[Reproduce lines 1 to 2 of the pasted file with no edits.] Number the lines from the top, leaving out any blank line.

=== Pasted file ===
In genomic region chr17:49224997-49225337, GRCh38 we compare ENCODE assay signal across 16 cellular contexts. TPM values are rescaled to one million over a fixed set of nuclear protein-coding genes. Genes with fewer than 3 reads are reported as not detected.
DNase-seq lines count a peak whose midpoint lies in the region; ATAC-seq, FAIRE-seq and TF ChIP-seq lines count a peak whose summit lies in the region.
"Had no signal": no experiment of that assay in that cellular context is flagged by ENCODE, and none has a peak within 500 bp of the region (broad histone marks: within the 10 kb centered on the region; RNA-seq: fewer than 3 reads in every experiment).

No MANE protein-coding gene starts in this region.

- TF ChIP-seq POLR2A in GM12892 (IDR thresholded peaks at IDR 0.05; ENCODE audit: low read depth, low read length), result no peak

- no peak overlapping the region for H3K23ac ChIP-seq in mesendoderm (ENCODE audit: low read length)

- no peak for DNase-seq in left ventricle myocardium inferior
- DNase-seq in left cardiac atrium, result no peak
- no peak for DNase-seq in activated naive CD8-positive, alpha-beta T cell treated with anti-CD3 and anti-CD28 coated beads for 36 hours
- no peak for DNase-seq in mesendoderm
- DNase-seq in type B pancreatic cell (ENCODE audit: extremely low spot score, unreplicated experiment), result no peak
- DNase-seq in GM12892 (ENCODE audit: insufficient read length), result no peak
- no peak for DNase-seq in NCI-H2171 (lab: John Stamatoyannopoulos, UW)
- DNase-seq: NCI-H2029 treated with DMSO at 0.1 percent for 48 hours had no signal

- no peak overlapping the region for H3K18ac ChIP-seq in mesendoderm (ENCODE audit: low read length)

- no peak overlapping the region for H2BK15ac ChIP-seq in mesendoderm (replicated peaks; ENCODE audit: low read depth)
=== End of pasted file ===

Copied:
In genomic region chr17:49224997-49225337, GRCh38 we compare ENCODE assay signal across 16 cellular contexts. TPM values are rescaled to one million over a fixed set of nuclear protein-coding genes. Genes with fewer than 3 reads are reported as not detected.
DNase-seq lines count a peak whose midpoint lies in the region; ATAC-seq, FAIRE-seq and TF ChIP-seq lines count a peak whose summit lies in the region.